Judah Friedlander

JFL42, Royal Theatre, Toronto ON, September 26

BY Anthony DamiaoPublished Sep 27, 2017

Judah Friedlander was a stone cold killer at the Royal Theatre. He resembled Charles Manson in Michael Moore's clothes as he stared out at the audience from beneath a baseball cap with an American flag on the side pulled low over his glasses.
He began the set congratulating the audience in great detail with a pointedly unimpressed tone of voice, which had the sarcasm meter soundly calibrated for the rest of the night. Most of his material consisted of his sardonic, at times brilliantly improvised presidential platform, delivered with pointedly little stage pacing, as though speaking over a podium that wasn't there.
Friedlander's presidency — inaugurated after he fights Donald Trump in the White House parking lot tomorrow — consists of wide-ranging policies from mandatory abortion to invading North Dakota, thereby intimidating North Korea. It had to be assumed that Friedlander's Q&A session on American policy — which ran for the better part of an hour — had a fair amount of pre-loaded responses to predictable questions.
However the flood of inquiries he opened the floor to made it likely that there were some questions he was unprepared for. The difficulty in telling which questions those were was a testament to the uniquely present quality of his performance. Despite his unfazed demeanour — which he shares with his 30 Rock character Frank Rossitano — it's unlikely he could have phoned in such an interactive performance. If he could, then that's all the more impressive.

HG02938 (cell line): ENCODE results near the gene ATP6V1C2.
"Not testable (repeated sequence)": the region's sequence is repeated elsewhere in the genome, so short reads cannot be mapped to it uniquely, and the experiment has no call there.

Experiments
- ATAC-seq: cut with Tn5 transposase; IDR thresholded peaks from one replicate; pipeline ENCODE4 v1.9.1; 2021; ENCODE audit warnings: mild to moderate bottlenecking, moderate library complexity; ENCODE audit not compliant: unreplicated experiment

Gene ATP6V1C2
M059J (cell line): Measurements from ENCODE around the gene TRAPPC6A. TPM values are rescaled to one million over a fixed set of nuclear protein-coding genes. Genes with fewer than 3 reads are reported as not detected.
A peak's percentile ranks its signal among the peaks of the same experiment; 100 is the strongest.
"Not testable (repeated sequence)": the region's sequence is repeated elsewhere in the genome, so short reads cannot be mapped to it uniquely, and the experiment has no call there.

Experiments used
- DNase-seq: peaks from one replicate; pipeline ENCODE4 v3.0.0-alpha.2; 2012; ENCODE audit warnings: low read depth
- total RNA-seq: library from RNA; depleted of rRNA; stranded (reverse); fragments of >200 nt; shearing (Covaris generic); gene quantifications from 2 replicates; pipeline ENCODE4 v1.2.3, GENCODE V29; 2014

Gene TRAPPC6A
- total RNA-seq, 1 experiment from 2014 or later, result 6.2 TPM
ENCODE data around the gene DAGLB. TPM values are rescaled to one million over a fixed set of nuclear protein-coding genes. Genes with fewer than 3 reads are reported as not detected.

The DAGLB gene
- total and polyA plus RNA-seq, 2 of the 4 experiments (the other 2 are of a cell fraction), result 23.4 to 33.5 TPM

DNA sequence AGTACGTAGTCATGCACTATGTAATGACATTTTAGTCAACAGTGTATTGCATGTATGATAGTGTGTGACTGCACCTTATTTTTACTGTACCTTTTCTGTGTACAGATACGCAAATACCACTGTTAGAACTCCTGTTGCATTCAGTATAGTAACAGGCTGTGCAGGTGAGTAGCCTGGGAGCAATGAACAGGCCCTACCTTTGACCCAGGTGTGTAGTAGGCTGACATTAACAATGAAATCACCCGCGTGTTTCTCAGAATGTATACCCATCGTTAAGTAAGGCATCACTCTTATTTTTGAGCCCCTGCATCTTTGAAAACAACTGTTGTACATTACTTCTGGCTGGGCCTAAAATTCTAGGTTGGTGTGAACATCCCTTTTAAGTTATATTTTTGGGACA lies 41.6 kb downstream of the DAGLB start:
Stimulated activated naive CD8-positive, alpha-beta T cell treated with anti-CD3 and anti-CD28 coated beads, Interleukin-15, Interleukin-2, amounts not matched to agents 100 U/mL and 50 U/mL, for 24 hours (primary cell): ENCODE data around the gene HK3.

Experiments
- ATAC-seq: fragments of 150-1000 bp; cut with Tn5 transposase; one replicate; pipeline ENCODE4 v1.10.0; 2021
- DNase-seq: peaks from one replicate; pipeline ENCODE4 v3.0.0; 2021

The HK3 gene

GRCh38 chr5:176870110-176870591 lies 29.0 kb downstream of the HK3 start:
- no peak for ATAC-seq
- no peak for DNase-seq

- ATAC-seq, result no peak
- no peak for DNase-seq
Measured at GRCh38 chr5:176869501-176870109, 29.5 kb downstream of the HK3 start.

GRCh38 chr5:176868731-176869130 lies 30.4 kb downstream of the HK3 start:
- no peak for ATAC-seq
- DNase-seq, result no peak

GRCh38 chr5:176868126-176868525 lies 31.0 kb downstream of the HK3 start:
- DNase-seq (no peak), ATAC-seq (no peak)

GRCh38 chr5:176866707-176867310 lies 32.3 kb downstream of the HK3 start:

Friedlander's presidential campaign material was bookended by a dizzying barrage of bizarre one-liners each one almost entirely disconnected from the last. He also enjoyed sporadically playing conspiracy theorist throughout his set, at one point claiming that he had never seen a UFO because he was able to correctly identify every alien space craft he encountered.
Equal parts thoughtful and outrageous, Judah Friedlander's crusty, truther, deadpan persona seemed endless and impenetrable. The "world champ" — as his jacket, T-shirt and hat loudly declared — touted each one of America's world #1 shortcomings (murders, obesity, etc.) as incontrovertible strengths.  Ask him why there are more shootings in America than Britain, he'll tell you it's because the British have no hand-eye co-ordination. Ask him why there are no earthquakes in the American Midwest, he'll explain the effect American obesity has on "holding the ground down."
Most of Friedlander's material was honed in preparation for his upcoming Netflix special America is the Greatest Country in the United States. He plans to retire all of it once the special is released this Halloween. It was a massive pleasure for all involved — many of them directly — to see it go down live.

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